Ayrton Senna has just jumped out of Phil Collins’ Brooklyn Motorsport Ford Sierra RS Cosworth.
Collins has jaggedly ripped through a forest stage, jabbed at the handbrake, hauled the white-and blue wedge around and yumped and slithered his way back. Ayrton Senna has never seen a rally car before, let alone sat in one.
Senna seems agitated, perhaps even confused, as he tugs off his lime-yellow helmet, pushes a hand through his hair. “Too quick for me” he shouts. “He’s a nut-case!” Collins looks up, unflustered in his grey sweater and old, battered corduroy cap. His accent is softly-Hereford, his speech slower and more considered than Senna’s rapid-fire explanation. “It’s a pity it’s so rough out there or I could really scare the little bastard.
Of course, the problem is he’s about to get his revenge.” Ayrton Senna, John Player Special Grand Prix driver, the fastest man in Formula One, was about to try forest rallying for the first time.
And what was it Senna said over dinner last night, when he put down his fork halfway through his plate of beef stroganoff? In that cold tone which adds a dulling emphasis to his steady words, he spelled out what he thought of rallying. “I know nothing about rallying. I’ve seen the pictures in magazines, sometimes watched it on television. And I deliberately haven’t listened to anyone about rally driving. I want to find out for myself.”
In the Sierra, Senna sits behind the big steering wheel. He’s wearing his black JPS driving suit, Adidas shoes, that sharply-coloured Bell helmet: he looks like Ayrton Senna, Grand Prix driver, no surprises. Yet today, he’s halfway up a Welsh mountain, with soggy clouds slapping around the peaks below, a grey sky washing out the daylight. As yet, he doesn’t know quite why he’s here.
But he respects Phil Collins. “The funny thing is you don’t know which way you are going” says Ayrton as he’s strapped in the four-point harness. “It’s so rough the car is going bang!-bang!-bang! And I keep thinking ‘next time we’re not going to do it’. For a first experience my heart kept together.”
“I was gentle with him, really” deadpans Collins. “Now” says Senna, with a grin, getting down to business, “I must learn the gearbox”. Collins runs through a brief pre-flight. “First is there” says Senna, hand on the gearlever, “second, OK, third, fourth and fifth”. “I don’t think we’ll need fifth too much” interrupts Collins, “I only got up to third”. “Third, maximum, OK”: Senna double checks.
“And that” – Collins laughs, pointing at the final slot on the gate – “is for when we’re reversing back out of those trees” Senna doesn’t rise to the joke. “Hmmm, OK. A couple of times the steering wheel jumped out of your hands.” “You let it, sometimes” says Collins. “Let it sort itself out – it got itself into trouble.” “Once I didn’t think you let it”, Senna’s winding Collins up now, “I think it did it itself! Once we hit a big bump in the middle of the corner and the steering wheel just shook and I thought ‘oh Christ’” “It was all totally under control” says Collins. “I just had my eyes shut most of the way.”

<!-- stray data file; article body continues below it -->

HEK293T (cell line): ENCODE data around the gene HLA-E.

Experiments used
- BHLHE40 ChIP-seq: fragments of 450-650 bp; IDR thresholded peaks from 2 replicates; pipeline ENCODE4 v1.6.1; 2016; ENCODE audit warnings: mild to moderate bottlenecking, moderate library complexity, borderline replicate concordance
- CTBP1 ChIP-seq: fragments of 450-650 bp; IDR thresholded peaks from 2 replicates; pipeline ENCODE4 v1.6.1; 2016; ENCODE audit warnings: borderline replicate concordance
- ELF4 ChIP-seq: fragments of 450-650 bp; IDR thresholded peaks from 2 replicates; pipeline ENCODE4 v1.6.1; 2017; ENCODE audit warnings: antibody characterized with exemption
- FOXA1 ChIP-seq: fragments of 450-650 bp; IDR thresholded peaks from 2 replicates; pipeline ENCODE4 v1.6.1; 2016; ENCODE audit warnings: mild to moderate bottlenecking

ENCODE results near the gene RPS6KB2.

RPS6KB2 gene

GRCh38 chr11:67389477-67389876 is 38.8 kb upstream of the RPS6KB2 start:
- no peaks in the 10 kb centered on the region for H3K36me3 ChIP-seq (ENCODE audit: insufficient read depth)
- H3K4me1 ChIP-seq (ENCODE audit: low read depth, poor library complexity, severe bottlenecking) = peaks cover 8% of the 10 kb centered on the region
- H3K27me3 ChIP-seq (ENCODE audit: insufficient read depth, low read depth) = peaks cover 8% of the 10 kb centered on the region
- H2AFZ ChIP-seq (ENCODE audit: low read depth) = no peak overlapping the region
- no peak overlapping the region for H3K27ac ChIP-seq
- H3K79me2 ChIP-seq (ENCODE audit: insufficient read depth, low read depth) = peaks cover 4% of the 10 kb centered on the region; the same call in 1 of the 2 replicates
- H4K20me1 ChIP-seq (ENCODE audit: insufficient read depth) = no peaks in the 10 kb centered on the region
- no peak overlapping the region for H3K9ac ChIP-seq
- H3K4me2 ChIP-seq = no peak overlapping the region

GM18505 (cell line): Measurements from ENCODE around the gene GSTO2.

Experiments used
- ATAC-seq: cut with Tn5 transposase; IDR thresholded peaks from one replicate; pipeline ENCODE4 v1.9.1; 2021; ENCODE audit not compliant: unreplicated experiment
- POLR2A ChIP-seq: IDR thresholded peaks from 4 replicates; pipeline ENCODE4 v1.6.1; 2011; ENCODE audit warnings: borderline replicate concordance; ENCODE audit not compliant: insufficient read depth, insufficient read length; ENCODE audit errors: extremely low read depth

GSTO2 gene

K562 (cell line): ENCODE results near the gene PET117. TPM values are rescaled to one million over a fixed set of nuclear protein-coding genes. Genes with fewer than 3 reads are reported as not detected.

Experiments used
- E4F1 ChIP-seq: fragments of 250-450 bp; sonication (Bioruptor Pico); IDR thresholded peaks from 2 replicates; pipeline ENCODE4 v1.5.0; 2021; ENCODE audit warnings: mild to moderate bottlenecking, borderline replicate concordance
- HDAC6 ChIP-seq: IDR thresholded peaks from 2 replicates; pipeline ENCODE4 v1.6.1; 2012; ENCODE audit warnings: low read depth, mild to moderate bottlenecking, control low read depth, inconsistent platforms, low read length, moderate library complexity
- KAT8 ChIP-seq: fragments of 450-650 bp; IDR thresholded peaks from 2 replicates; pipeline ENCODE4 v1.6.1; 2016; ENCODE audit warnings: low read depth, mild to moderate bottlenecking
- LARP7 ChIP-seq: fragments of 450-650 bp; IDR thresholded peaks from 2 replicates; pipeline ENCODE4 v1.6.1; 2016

A couple of switches are flipped. The Cosworth grunts and stumbles into life. Senna finds first and trundles away. He pushes on the throttle. The turbo four’s note shivers, then harshens. Ayrton Senna is a rally driver.
Alongside Senna, through the intercom, Collins mentions that he needs to use the car next weekend: that’s his way of calming Senna. The first turn is an easy, downhill right. The Sierra goes in wide and late and understeers off embarrassingly slowly. “I thought, yeah, this bloke really listens to everything I’m going to say” grinned Collins afterwards. For Ayrton Senna, however, that tiny mistake was a lesson learned. This Sierra, like all rally cars on loose surfaces, doesn’t react like a racing car. At the end of the run Senna seems intrigued. “Mmm, I almost went off at the first corner. So it is … surprising. Because I really went into the first corner like a normal car. It was stupid. Because you have to push it.” His sentences shorten – is Senna enjoying this? “Before the corner you have to commit.
Now I understand why you have to use opposite lock and use the traction a bit – to keep the car really biting on the ground. If you try to just go round, you don’t go round. You just go straight on.” Ayrton Senna, clamped tight in the Kevlar bucket seat, is no longer a disinterested spectator: there are new challenges to be tackled here. “So Phil gave me a few tips and some ideas and let me know where there is an easy corner or a difficult corner.